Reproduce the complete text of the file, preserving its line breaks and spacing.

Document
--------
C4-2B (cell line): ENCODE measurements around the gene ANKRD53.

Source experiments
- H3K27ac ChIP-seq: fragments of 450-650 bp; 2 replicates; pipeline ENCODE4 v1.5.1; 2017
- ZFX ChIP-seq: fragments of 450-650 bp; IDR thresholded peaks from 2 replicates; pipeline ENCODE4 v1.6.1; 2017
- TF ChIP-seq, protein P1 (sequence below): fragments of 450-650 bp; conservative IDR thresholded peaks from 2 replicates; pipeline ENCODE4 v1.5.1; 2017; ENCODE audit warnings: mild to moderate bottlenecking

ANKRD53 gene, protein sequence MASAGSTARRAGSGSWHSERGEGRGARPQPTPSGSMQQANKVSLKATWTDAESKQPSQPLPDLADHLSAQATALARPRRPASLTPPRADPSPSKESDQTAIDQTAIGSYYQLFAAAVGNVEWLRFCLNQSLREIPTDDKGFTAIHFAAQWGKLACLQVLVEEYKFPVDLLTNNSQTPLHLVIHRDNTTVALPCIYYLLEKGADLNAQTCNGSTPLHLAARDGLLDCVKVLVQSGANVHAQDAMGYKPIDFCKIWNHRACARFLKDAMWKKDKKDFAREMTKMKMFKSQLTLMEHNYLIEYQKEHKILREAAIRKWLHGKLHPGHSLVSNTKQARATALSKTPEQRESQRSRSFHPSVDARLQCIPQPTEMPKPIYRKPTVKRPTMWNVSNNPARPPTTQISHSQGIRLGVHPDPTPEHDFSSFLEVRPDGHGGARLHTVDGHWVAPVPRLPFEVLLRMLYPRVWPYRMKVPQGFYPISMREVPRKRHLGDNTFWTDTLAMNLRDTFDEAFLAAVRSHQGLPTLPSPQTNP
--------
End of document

C4-2B (cell line): ENCODE measurements around the gene ANKRD53.

Source experiments
- H3K27ac ChIP-seq: fragments of 450-650 bp; 2 replicates; pipeline ENCODE4 v1.5.1; 2017
- ZFX ChIP-seq: fragments of 450-650 bp; IDR thresholded peaks from 2 replicates; pipeline ENCODE4 v1.6.1; 2017
- TF ChIP-seq, protein P1 (sequence below): fragments of 450-650 bp; conservative IDR thresholded peaks from 2 replicates; pipeline ENCODE4 v1.5.1; 2017; ENCODE audit warnings: mild to moderate bottlenecking

ANKRD53 gene, protein sequence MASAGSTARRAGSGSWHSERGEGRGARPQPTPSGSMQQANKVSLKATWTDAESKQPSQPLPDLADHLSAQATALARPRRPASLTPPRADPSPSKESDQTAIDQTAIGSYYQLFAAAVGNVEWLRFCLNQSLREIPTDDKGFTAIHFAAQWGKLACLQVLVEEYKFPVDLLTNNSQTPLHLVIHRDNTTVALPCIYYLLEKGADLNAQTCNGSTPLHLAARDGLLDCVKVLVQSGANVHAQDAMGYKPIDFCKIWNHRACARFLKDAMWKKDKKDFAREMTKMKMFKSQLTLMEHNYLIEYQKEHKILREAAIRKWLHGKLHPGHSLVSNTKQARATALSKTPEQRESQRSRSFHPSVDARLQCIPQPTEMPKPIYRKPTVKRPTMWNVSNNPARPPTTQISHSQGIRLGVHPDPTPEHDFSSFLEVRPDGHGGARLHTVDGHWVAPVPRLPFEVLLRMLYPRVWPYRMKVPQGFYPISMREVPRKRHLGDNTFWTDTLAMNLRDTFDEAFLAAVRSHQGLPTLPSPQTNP